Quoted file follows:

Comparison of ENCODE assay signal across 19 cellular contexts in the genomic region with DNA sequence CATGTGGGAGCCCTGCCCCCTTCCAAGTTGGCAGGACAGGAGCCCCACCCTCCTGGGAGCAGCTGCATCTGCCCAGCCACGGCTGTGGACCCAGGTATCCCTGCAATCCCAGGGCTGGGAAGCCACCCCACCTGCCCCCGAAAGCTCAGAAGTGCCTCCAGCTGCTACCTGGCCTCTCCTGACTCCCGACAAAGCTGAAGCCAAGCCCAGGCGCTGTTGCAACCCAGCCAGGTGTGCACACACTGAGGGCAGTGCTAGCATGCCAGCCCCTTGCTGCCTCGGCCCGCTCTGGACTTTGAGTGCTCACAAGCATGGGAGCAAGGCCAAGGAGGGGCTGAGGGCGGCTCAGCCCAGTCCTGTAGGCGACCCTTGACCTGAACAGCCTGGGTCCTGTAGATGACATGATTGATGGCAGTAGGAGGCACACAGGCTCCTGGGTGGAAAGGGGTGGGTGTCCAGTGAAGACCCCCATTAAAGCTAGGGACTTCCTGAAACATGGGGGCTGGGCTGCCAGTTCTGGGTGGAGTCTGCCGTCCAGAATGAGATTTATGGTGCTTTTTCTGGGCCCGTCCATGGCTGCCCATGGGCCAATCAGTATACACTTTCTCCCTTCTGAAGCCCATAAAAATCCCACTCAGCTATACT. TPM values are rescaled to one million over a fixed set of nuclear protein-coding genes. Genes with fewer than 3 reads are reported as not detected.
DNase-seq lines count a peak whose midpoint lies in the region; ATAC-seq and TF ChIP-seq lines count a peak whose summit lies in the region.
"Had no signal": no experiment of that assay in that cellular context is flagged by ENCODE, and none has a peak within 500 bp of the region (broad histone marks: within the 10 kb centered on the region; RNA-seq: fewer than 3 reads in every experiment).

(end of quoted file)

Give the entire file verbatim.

Comparison of ENCODE assay signal across 19 cellular contexts in the genomic region with DNA sequence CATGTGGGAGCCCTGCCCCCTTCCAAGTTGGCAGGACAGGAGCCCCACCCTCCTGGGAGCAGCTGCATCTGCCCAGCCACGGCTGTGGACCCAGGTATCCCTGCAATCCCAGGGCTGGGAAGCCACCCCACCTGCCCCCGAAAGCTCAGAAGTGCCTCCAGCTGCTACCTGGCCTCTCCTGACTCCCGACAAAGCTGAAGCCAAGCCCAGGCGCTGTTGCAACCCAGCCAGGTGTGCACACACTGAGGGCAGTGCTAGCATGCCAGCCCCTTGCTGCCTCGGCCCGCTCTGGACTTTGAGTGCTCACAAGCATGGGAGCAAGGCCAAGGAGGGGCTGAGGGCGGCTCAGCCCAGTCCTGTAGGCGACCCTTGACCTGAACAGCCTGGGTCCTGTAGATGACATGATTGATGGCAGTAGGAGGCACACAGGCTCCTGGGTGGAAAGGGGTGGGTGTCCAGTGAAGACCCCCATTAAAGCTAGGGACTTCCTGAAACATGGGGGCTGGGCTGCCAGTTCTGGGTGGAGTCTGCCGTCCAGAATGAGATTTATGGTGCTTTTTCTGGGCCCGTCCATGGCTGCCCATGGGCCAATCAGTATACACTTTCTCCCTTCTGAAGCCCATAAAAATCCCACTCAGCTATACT. TPM values are rescaled to one million over a fixed set of nuclear protein-coding genes. Genes with fewer than 3 reads are reported as not detected.
DNase-seq lines count a peak whose midpoint lies in the region; ATAC-seq and TF ChIP-seq lines count a peak whose summit lies in the region.
"Had no signal": no experiment of that assay in that cellular context is flagged by ENCODE, and none has a peak within 500 bp of the region (broad histone marks: within the 10 kb centered on the region; RNA-seq: fewer than 3 reads in every experiment).